This is the same attack detailed in Amnesty’s report, Will I be next? last week.  Amnesty’s account of the strike, on Ghundi Kala in North Waziristan on 24 October 2012, included this photograph showing the position of Mamana Bibi‘s family when the drone struck while she was working in the fields:

Ghundi Kala drone killing October 2012

This is exactly that I meant when I said that all these targeted killings – and this was one which surely went hideously wrong (though I’m not sure what going right would look like) – have effects that reach far beyond the individual victim.  The ‘individuation of warfare‘ is never confined to an individual; and in this case, like so many others, it’s not warfare either.

More soon.

UPDATE:  The Independent carries an early report of the testimony of Mamana Bibi’s son here and the Guardian here (‘Bibi’ simply means ‘grandmother’ and is an honorific – the family name is Rehman).

“Nobody has ever told me why my mother was targeted that day,” Rehman said, through a translator. “Some media outlets reported that the attack was on a car, but there is no road alongside my mother’s house. Others reported that the attack was on a house. But the missiles hit a nearby field, not a house. All of them reported that three, four, five militants were killed.”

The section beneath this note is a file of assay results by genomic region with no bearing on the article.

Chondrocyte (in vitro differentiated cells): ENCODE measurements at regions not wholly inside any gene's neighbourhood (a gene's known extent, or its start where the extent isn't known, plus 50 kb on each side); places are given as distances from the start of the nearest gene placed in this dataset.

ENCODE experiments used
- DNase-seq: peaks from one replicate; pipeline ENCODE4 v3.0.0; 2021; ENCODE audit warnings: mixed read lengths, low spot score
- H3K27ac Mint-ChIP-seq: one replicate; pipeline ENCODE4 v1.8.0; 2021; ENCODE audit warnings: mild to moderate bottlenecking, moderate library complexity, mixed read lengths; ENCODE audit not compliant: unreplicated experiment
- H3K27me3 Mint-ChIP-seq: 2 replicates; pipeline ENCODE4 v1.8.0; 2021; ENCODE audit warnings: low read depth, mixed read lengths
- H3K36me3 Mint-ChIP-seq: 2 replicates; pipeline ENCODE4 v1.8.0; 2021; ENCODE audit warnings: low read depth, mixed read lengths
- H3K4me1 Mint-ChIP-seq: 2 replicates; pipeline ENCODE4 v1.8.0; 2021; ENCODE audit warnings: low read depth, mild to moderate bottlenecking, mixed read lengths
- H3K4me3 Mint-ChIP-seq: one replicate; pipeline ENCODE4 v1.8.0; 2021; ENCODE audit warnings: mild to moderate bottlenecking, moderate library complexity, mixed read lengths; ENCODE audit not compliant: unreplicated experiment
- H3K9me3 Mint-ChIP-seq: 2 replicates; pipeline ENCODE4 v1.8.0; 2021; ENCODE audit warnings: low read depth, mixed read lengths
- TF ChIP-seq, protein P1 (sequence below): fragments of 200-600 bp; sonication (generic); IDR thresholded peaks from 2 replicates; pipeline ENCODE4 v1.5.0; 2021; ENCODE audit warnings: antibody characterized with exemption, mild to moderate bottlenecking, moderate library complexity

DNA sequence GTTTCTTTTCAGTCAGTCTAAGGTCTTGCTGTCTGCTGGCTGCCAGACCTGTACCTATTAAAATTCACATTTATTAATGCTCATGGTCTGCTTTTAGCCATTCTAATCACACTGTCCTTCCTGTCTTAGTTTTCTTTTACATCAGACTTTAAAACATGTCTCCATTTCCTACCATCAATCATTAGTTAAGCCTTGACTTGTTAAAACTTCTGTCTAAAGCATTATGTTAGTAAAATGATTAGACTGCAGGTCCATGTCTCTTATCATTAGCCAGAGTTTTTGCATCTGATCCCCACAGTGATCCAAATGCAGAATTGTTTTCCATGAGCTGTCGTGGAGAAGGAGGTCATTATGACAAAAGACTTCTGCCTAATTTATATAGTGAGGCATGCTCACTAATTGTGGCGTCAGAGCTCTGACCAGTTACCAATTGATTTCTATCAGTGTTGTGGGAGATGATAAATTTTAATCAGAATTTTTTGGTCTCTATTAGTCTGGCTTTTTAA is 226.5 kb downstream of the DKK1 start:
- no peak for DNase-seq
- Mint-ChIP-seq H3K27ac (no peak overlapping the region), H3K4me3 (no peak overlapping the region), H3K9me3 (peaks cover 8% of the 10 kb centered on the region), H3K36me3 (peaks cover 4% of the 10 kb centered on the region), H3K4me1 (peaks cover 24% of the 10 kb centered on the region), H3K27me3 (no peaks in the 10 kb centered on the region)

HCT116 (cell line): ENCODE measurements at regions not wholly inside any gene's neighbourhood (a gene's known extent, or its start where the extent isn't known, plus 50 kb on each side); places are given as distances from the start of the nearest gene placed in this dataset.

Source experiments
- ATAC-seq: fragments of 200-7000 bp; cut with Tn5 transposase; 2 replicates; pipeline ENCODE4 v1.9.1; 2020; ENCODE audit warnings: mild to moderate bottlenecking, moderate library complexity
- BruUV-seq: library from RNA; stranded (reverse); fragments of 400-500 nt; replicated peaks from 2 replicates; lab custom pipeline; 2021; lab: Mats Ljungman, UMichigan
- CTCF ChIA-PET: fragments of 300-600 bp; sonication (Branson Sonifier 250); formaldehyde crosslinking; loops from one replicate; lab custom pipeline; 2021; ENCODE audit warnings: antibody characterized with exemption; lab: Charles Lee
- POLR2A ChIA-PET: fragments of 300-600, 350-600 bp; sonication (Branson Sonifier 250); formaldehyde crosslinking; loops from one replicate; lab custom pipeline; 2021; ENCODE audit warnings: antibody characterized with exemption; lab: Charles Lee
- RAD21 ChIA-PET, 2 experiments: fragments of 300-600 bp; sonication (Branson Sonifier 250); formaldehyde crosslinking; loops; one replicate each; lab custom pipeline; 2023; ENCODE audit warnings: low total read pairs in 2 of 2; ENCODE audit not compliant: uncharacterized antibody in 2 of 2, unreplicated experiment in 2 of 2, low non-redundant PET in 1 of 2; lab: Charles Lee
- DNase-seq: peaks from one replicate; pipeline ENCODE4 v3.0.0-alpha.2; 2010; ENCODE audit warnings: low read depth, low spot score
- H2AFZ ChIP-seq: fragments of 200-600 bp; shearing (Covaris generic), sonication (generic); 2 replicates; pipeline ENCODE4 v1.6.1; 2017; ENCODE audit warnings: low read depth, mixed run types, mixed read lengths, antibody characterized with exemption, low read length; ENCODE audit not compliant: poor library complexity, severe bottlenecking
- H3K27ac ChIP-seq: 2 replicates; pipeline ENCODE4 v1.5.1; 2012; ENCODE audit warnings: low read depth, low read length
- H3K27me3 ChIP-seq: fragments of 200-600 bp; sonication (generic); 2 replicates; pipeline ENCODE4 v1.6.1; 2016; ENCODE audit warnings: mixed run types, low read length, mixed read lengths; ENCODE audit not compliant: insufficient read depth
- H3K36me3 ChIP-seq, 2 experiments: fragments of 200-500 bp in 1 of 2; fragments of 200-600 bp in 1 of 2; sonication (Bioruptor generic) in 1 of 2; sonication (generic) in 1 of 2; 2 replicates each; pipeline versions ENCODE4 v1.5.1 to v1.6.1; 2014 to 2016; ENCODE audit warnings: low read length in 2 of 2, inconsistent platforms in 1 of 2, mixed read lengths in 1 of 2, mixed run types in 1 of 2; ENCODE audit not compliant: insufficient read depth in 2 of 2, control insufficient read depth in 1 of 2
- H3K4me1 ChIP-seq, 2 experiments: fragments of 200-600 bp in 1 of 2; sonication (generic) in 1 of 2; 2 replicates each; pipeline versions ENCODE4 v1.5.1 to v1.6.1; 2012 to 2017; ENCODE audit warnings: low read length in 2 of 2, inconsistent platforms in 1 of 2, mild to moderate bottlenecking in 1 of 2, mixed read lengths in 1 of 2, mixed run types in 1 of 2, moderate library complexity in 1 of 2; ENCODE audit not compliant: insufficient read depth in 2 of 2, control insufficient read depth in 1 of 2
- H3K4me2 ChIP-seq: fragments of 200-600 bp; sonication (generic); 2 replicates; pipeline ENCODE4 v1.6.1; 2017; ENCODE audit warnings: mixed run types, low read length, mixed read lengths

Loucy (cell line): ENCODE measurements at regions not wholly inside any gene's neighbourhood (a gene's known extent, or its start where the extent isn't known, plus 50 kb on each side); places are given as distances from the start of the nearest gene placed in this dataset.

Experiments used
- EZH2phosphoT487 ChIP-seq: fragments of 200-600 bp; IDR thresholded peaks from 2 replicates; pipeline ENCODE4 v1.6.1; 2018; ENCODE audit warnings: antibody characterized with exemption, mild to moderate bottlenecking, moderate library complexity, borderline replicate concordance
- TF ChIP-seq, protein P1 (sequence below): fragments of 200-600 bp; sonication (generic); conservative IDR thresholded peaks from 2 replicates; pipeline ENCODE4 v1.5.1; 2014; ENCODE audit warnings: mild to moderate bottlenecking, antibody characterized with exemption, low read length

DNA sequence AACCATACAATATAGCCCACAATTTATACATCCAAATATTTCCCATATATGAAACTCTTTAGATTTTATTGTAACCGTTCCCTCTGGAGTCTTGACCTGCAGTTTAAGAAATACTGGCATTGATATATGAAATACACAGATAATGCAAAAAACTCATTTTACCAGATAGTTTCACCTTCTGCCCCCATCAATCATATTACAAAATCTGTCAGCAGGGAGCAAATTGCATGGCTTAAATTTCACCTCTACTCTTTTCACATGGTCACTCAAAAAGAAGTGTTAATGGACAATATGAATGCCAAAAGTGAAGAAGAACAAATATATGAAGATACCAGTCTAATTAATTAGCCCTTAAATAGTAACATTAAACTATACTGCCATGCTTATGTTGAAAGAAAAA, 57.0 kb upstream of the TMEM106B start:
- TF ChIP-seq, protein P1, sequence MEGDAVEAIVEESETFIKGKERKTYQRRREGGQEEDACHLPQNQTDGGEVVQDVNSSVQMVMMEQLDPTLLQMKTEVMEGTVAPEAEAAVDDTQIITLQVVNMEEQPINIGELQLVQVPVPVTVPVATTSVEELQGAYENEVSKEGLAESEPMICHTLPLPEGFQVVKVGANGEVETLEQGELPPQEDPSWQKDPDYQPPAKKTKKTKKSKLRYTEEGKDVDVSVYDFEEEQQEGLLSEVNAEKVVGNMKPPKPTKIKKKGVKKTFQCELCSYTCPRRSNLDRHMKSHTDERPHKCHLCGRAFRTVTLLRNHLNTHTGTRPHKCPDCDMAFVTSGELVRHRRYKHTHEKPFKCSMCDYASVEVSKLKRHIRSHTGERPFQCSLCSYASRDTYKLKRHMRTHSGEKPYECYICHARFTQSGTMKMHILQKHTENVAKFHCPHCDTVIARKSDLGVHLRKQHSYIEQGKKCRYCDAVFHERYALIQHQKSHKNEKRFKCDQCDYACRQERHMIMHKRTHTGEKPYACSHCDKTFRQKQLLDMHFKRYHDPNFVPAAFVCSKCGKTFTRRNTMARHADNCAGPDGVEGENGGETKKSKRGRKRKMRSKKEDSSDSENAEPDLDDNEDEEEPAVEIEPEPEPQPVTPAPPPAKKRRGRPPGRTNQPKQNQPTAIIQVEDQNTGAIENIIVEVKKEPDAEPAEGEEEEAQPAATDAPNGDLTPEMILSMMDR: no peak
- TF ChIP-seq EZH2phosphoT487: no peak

Instead, he said, only one person was killed that day: “Not a militant but my mother.”

“In urdu we have a saying: aik lari main pro kay rakhna. Literally translated, it means the string that holds the pearls together. That is what my mother was. She was the string that held our family together. Since her death, the string has been broken and life has not been the same. We feel alone and we feel lost.”

In the image below, her grand-daughter is holding her drawing of the attack.

Nabila Rehman

Read this alongside Kenneth Anderson and Benjamin Wittes here – with their double-act doublespeak of Amnesty International’s ‘coyness’ and its ‘blithe claims’ (do they know what these words mean??) – and retch.